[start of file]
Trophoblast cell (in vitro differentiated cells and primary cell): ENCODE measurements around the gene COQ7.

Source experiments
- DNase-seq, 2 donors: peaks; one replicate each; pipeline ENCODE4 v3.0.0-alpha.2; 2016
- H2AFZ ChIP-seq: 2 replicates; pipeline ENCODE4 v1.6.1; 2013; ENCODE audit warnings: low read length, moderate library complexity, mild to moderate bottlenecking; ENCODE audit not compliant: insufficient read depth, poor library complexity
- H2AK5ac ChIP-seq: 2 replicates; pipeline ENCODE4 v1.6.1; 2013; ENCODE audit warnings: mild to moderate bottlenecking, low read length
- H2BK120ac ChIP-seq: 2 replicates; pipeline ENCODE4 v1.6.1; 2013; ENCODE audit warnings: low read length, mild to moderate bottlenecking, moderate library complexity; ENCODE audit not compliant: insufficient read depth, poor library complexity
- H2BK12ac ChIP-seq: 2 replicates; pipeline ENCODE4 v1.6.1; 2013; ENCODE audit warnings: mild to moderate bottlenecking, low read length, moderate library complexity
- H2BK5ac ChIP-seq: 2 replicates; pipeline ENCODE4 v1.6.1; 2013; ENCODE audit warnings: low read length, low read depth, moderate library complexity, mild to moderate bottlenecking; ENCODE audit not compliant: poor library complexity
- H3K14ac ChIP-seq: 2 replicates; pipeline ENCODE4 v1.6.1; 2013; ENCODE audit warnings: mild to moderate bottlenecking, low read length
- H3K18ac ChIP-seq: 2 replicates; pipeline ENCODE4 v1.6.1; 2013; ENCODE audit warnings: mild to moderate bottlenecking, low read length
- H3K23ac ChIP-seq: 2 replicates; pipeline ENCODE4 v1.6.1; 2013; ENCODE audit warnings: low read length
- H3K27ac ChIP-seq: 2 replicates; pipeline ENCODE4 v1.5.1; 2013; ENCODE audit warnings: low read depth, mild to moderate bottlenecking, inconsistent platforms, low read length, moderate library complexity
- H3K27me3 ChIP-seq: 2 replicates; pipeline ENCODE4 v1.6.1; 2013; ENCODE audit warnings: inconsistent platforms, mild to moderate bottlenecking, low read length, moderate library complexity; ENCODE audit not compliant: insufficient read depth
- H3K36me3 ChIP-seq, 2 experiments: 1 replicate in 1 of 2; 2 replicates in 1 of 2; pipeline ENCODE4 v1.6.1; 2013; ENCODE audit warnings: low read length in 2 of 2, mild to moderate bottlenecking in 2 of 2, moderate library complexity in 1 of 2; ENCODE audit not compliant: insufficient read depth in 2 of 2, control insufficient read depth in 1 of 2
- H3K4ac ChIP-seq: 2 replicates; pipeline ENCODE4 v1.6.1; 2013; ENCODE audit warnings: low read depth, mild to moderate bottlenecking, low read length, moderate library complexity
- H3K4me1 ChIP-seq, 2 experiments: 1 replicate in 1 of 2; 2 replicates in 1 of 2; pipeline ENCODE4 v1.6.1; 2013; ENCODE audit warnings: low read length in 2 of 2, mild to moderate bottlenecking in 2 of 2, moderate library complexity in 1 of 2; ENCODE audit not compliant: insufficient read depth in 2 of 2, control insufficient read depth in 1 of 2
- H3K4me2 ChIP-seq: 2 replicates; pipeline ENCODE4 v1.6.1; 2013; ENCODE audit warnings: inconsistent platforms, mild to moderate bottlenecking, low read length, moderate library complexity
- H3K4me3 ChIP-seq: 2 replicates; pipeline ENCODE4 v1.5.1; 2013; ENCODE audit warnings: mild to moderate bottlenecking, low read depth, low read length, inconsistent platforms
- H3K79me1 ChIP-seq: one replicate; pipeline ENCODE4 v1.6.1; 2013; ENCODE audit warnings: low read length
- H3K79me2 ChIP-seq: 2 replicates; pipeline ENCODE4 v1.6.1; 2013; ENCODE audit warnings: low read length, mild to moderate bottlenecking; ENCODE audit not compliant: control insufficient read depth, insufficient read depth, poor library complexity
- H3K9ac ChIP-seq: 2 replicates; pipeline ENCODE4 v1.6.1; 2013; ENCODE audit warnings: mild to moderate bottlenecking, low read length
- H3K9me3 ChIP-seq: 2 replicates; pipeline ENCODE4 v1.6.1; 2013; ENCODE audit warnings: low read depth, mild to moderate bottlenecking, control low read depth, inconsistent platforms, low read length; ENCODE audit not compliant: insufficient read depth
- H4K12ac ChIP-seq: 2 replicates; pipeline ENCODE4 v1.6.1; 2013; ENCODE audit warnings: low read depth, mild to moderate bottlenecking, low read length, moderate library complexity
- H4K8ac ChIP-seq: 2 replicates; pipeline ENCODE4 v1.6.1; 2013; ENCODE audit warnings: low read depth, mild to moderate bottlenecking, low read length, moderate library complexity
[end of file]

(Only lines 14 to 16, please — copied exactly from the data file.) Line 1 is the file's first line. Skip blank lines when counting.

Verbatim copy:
- H3K36me3 ChIP-seq, 2 experiments: 1 replicate in 1 of 2; 2 replicates in 1 of 2; pipeline ENCODE4 v1.6.1; 2013; ENCODE audit warnings: low read length in 2 of 2, mild to moderate bottlenecking in 2 of 2, moderate library complexity in 1 of 2; ENCODE audit not compliant: insufficient read depth in 2 of 2, control insufficient read depth in 1 of 2
- H3K4ac ChIP-seq: 2 replicates; pipeline ENCODE4 v1.6.1; 2013; ENCODE audit warnings: low read depth, mild to moderate bottlenecking, low read length, moderate library complexity
- H3K4me1 ChIP-seq, 2 experiments: 1 replicate in 1 of 2; 2 replicates in 1 of 2; pipeline ENCODE4 v1.6.1; 2013; ENCODE audit warnings: low read length in 2 of 2, mild to moderate bottlenecking in 2 of 2, moderate library complexity in 1 of 2; ENCODE audit not compliant: insufficient read depth in 2 of 2, control insufficient read depth in 1 of 2